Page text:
The men of Essex were not just influential in colonial days. Two other 'men of Essex' were major influences in the early days of the United States. One of them never saw America and the other never saw Essex, but the part they play in the story of the United States merits their inclusion.
John Locke (1632 - 1704)
John Locke was born in Wrington in Somerset, the son of a local landowner and attorney. He attended Westminster School and Christ Church College, Oxford. Between 1669 and 1672 he was the secretary to the proprietors of Carolina. He drafted a plan for the colony's government, though this proved unworkable.
The dirty air of London was playing havoc with Locke's asthma and so in 1691 he moved out to live with Sir Frances Masham at his house, Otes, in High Laver near Harlow, Essex. He and his manservant had two of the best rooms in the house, for which he paid a rent of £1 a week.
His essays and published letters were a major influence on the United States, the first of which was called An Essay Concerning Toleration, published in 1667. As Locke became one of the most famous of all English philosophers and political thinkers, Otes became one of the most famous addresses in letter-writing circles. Some of the other influential works he published were: An Essay Concerning Human Understanding (1690); Two Treatises on Government (1690); Some Thoughts Concerning Education (1693); and The Reasonableness of Christianity (1695).
His opinions about the natural rights of man were extremely influential on the founding fathers of the United States. His views are echoed in such phrases in the Declaration of Independence as: 'We hold these truths to be self-evident, that all men are created equal' and 'Life, Liberty and the pursuit of Happiness.'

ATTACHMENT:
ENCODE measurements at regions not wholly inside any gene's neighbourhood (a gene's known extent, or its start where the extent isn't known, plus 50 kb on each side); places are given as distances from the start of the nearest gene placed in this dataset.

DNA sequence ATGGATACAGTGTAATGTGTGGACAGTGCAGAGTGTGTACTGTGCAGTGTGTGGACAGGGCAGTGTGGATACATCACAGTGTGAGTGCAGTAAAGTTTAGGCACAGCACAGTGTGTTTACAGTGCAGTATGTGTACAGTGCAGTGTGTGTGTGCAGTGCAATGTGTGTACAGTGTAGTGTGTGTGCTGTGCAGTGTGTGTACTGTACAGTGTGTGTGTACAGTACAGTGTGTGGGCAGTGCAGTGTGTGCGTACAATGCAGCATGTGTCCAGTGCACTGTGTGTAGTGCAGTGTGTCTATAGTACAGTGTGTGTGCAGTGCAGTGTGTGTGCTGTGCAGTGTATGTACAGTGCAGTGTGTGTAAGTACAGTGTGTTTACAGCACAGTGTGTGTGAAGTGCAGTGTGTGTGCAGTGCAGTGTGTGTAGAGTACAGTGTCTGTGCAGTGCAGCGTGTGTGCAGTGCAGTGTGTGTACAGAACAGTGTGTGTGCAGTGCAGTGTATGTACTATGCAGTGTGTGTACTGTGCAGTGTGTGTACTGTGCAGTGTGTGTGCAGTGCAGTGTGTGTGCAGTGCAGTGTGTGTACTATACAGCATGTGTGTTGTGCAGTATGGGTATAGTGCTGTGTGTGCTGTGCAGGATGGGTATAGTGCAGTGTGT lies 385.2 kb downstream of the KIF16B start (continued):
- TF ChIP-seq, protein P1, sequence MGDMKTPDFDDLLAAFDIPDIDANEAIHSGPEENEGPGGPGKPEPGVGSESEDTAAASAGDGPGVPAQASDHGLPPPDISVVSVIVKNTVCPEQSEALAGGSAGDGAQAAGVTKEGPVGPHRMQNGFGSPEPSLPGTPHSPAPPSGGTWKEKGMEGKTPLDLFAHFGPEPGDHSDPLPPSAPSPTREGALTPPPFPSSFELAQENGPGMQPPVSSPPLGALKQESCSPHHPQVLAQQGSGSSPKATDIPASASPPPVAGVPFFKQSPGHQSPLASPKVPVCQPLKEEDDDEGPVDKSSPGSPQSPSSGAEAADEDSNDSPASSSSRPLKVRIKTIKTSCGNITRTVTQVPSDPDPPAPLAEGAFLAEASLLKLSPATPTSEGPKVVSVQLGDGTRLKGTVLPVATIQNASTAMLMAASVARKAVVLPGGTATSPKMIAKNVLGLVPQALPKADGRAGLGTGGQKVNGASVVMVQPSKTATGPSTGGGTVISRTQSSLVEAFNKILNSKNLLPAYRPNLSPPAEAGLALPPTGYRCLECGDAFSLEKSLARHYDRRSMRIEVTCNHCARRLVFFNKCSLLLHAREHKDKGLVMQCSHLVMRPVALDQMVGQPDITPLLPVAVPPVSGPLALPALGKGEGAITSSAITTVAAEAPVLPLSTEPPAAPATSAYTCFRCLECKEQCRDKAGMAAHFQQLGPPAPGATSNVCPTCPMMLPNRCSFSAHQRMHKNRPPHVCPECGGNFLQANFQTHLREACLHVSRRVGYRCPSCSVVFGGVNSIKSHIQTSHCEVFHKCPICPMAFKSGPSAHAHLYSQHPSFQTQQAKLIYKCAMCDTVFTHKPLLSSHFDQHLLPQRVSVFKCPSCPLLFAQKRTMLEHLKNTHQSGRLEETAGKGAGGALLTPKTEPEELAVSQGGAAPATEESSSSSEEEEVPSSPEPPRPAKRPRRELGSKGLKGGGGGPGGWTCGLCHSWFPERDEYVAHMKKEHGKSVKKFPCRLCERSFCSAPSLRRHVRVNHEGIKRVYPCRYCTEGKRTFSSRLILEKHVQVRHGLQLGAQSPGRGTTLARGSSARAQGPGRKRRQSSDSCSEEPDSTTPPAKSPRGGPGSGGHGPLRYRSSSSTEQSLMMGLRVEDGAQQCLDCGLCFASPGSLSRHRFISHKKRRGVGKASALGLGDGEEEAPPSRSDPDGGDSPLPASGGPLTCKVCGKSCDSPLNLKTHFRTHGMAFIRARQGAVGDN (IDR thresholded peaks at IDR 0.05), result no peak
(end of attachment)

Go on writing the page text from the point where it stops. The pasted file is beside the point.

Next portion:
Locke died at Otes and was buried outside the south wall of All Saints Church in High Laver.
George Washington (1732 - 1799)
Before we come to George Washington, we should head back to a man who died 80 years before George was born. In 1633, Lawrence Washington took the job of a parish priest in the village of Purleigh which lies between the modern town of South Woodham Ferrers and Maldon. Unlike most of the Essex priests that have featured so far, he wasn't a Puritan and in fact sided with the Royalists during the Civil War, a choice that led to him being ejected from Purleigh in 1643. Later he became curate of Little Braxted but his appointment was kept quiet in order to avoid annoying the Puritans. Lawrence died in 1652 and was buried in Purleigh.
His son John, who was born in 1631 or 1632, left England in 1656 to found the Virginia branch of the family. John's great-grandson was George Washington. George's father Augustine and half-brother Lawrence educated the boy and he was put to work in 1749 surveying Virginia's 'northern neck' for Lawrence's father-in-law Thomas Baron Fairfax.
Washington was made a major in the Virginia militia in 1752 and was sent to drive the French out of Ohio. He failed. He was also present when French-Indian forces attacked and captured Fort Duquesne, Pennsylvania. His 300 men were one of three brigades that recaptured the fort. At the age of 23 he resigned his commission and left the British Army.
Washington was elected to the Virginia House of Burgesses, Virginia's parliament, in 1759. He was a delegate at the First Continental Congress in 1774 and when the War of Independence broke out, Washington was given command of the Continental Army. With the help of the French, Spanish, Dutch, Russians, Danes and Swedes, they got rid of the British. The Treaty of Paris was signed in September 1783 and independence was recognised.
Washington returned to New York in November 1783. He resigned his commission as commander-in-chief on 23 December, 1783. He presided at the 1787 Federal Constitutional Convention. He was elected unanimously as the first President of the United States in 1789, even though he was reluctant to take the post. Although he stood for and won re-election in 1792, he stood down in 1796. He retired to his estate at Mount Vernon, Virginia.